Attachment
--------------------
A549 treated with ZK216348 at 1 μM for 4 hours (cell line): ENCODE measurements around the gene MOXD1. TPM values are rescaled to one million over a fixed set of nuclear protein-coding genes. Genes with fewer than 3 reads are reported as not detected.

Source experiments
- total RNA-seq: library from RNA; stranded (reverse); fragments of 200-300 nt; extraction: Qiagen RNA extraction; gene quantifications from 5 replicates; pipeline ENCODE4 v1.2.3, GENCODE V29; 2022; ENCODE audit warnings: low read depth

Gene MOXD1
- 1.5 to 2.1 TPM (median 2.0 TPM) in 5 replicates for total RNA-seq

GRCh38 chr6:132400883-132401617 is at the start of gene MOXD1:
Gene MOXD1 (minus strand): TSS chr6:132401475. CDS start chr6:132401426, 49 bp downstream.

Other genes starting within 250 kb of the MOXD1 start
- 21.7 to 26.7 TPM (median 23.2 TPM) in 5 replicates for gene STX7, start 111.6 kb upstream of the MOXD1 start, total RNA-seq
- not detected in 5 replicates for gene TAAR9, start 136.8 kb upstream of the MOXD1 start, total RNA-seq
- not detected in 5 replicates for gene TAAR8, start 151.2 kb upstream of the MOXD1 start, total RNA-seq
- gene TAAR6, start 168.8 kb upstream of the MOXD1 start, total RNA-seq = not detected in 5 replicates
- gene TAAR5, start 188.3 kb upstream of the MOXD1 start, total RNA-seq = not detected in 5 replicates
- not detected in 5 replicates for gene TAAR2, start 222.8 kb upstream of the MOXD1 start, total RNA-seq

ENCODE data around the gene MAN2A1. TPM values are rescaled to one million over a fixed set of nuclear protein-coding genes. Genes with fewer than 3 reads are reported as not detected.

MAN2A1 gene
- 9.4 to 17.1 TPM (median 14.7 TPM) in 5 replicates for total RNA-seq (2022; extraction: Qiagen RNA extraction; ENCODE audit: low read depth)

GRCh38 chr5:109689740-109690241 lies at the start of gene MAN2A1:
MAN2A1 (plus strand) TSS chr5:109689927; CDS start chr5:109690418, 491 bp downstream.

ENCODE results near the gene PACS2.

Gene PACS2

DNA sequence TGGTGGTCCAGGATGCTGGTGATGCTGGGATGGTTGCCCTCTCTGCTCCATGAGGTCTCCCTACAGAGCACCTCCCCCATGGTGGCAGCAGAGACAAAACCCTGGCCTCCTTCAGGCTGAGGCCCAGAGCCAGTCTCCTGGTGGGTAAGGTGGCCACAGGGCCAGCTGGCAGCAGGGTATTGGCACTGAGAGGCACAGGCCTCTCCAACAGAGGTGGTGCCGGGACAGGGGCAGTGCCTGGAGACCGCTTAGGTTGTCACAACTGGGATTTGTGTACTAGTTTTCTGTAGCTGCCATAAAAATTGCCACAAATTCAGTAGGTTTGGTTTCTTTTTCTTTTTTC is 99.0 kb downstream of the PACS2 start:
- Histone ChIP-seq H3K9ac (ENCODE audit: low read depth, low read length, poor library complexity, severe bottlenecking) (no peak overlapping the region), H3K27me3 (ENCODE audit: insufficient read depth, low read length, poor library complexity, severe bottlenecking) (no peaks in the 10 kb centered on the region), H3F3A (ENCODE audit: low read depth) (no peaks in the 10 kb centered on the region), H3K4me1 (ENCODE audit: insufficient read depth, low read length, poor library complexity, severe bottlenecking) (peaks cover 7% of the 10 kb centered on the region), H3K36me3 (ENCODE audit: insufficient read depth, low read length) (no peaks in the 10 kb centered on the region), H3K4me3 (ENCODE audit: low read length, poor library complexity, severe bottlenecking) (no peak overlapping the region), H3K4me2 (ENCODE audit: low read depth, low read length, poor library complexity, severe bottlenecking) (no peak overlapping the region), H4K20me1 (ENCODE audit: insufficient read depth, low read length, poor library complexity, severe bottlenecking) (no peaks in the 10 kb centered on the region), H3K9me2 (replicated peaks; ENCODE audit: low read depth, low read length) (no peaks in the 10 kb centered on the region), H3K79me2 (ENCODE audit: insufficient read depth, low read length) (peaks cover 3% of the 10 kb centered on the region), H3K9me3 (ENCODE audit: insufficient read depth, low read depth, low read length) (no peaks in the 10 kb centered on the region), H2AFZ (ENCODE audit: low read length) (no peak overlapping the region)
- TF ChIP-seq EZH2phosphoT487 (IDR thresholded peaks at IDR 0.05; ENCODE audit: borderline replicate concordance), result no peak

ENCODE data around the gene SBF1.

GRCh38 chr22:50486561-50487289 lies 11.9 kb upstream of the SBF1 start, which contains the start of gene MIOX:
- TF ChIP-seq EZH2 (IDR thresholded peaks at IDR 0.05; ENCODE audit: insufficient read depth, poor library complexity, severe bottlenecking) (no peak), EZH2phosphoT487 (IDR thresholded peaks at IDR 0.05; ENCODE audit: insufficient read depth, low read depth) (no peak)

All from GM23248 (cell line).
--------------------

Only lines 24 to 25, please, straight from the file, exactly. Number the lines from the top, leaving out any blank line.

- TF ChIP-seq EZH2phosphoT487 (IDR thresholded peaks at IDR 0.05; ENCODE audit: borderline replicate concordance), result no peak

ENCODE data around the gene SBF1.